Friend: “Oh cool, I love trees! TREE Fund is the one that does tree planting events, right?”

Me: “No, that’s not us.”

Friend: “Oh, so you’re protecting the Amazon Rain Forest, right?”

Me: “No, not really, sorry.”

Friend: “Ummm . . . so you’re the organization that buys up land and puts it into trust so it stays forever wild, right?”

Me: “No, we don’t do that either.”

And so on, and so forth, sometimes for a few more rounds. In trying to cut to the chase politely on such conversations without diminishing people’s enthusiasm for my work with trees, the phrase I’ve found that seems to most quickly make their eyes light up with realization is when I say: “We fund research to benefit the trees we live with.”

People seem to embrace “the trees we live with” quickly and intuitively. These are the trees in our backyards, our street trees, the ones our children climb, the trees that shade our schools. They’re the formal arrangements that make our civic architecture more grand, the little glades that provide green backdrops to our developments, that killer oak along the fairway that costs us a stroke every time we slice a tee shot into it, the canopy above the cemeteries we visit on Veterans and Memorial Days, and so many others. The “trees we live with” are a part of our everyday lives and experiences. TREE Fund supports the science needed to sustain them.

I know, of course, that the benefits of our research and education programs reach well beyond that simple rubric. But getting people outside our industry to think actively about the myriad choices and decisions that can surround a single familiar tree over its lifetime is a great first step in helping them understand not only what TREE Fund does, but also the benefits that professional tree care services anchored in rigorous science can provide.

I’ve yet to meet anyone who doesn’t appreciate “the trees we live with.” Bringing our work home for people that way can help us open the circle to new friends and supporters, one conversation at a time.

Tour des Trees 2020: Rollin’ in Place

I retired from my role as President and CEO of Tree Research and Education Endowment Fund (TREE Fund) in November 2019. That was right around the time that we announced that the next installment of our premier community engagement event, the Tour des Trees, would be rolling through Colorado in September 2020. Having ridden in and fundraised for five prior Tours (click here for last year’s report), I had fully intended to ride that planned 2020 mountain route as well, but those plans changed last Spring when I was awarded the opportunity to visit Ideas Island in Sweden, creating an irreconcilable scheduling conflict.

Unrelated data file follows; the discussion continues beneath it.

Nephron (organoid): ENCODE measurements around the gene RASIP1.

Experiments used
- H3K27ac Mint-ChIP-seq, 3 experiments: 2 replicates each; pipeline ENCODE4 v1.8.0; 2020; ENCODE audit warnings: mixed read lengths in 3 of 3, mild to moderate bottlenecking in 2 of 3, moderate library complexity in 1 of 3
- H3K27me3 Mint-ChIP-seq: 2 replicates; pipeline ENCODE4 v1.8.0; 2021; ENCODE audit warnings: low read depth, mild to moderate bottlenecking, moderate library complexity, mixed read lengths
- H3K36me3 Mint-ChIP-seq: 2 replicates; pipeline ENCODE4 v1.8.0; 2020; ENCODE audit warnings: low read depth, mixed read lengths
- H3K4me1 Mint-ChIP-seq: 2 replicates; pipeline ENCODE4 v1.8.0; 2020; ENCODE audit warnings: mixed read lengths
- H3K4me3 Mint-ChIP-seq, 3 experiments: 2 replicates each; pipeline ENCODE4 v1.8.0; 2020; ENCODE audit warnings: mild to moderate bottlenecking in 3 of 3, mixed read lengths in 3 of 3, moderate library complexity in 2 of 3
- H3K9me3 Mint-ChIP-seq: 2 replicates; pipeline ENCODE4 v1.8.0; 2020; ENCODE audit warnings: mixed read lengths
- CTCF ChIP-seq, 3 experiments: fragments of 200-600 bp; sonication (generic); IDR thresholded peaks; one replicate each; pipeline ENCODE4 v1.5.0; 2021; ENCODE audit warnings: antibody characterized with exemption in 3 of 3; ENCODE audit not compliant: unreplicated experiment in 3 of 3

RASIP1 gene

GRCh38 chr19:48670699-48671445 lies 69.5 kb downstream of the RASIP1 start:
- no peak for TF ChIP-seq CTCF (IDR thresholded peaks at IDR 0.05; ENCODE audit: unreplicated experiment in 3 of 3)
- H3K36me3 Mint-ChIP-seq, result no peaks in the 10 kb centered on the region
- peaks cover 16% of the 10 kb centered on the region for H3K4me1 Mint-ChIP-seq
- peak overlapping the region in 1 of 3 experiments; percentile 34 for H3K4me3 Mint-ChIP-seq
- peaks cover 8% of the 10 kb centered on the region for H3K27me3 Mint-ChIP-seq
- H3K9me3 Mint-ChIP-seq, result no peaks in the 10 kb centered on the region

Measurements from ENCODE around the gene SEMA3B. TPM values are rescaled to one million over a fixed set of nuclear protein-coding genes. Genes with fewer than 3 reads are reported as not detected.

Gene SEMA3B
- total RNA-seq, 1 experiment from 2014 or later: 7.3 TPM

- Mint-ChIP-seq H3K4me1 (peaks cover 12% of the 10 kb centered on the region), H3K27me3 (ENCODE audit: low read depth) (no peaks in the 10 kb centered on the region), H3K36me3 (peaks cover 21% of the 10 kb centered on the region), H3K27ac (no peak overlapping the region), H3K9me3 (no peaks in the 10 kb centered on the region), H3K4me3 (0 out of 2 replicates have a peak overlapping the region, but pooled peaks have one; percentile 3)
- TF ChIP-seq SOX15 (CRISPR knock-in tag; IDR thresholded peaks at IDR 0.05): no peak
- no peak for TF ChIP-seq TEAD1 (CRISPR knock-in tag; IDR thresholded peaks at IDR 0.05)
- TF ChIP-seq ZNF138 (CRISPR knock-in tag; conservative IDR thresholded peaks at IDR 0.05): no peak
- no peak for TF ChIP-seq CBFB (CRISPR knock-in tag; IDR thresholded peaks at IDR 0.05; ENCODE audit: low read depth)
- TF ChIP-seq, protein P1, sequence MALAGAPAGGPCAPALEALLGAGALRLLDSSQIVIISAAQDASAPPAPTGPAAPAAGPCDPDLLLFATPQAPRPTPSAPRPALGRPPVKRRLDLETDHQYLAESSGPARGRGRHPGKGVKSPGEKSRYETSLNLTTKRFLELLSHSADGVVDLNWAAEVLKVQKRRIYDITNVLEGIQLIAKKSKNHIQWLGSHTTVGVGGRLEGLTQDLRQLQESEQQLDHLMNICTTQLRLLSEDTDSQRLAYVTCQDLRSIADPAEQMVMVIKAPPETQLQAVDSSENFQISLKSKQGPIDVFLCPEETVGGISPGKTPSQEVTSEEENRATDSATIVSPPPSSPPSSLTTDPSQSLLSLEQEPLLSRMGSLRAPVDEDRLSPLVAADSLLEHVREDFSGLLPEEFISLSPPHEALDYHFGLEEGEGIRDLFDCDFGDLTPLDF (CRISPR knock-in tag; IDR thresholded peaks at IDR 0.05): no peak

Then, of course, Anno Virum happened, and everything changed. I’m not posting from Sweden right now, and the Tour did not roll through the Rockies as expected. Bummers on both fronts. While losing the opportunity to work on a project at Ideas Island impacted only me, the loss of the 2020 Tour had far more consequential impacts on TREE Fund, significantly cutting into its ability to provide community engagement and fundraising to support crucial arboricultural research programs. The West Coast is burning as I write this post, demonstrating clearly and painfully how necessary and valuable scientifically-robust research findings and practices are to mitigating climate change, combating invasive species, and capitalizing on the myriad benefits provided by healthy urban and community forests. TREE Fund is a major player in that effort, especially as Federal funding for such work has evaporated or been redirected in recent years.

I was pleased, therefore, when TREE Fund announced plans for a “Rollin’ In Place” Tour designed to allow riders, runners, walkers, swimmers, hikers, whatevers support the organization safely from and in their own home communities. They’ve set a goal of $150,000, around the theme of “3-2-1 Go!,” explained thusly:

Traditionally, Tour des Trees riders would spend a week riding through a state or region, engaging with communities and raising funds for TREE Fund. Instead of riding 321 miles in the Rockies this year, we challenge you to take on 321 your own way! Ride 321 km a month the entire duration of the campaign, run 3.21 miles a day, do 321 pushups a week, walk your dog 321 miles, pogo-stick jump to a new record of 321 . . . you get the idea. 321 is the magic number!

I’m down to do my part on that front to help TREE Fund reach its event goals. I’m sticking with cycling as my activity, with a 321 mile goal, ridden out on the road, like a normal Tour. While I can’t get the climbing experience in Iowa that I would have gotten in Colorado, I do want to replicate the daily endurance aspect of the Tour, so my objective is reach 321 miles in six rides (a typical Tour week), ideally including one century (100+ mile) ride. We are moving from Iowa on October 22, so I intend to complete the miles and the related fundraising before then.

I’ve kicked things off by making my own contribution to the cause, and would greatly appreciate it if you would support TREE Fund via my “Rollin’ In Place” campaign. Here’s my fundraising page, where you can make your own gift to support the mission and goal. That page is linked to my cycling computer, so it will show progress updates as they occur, and I will also report them here, of course. Thanks in advance for whatever you can chip in to the effort. I am grateful, as will be the entire TREE Fund team.

Last year’s Tour team. We’re not together in person this year, but the communal spirit remains strong. (Click to enlarge and see if you can spot the very professional Ex-President/CEO throwing the metal horns. BRUTAL!!)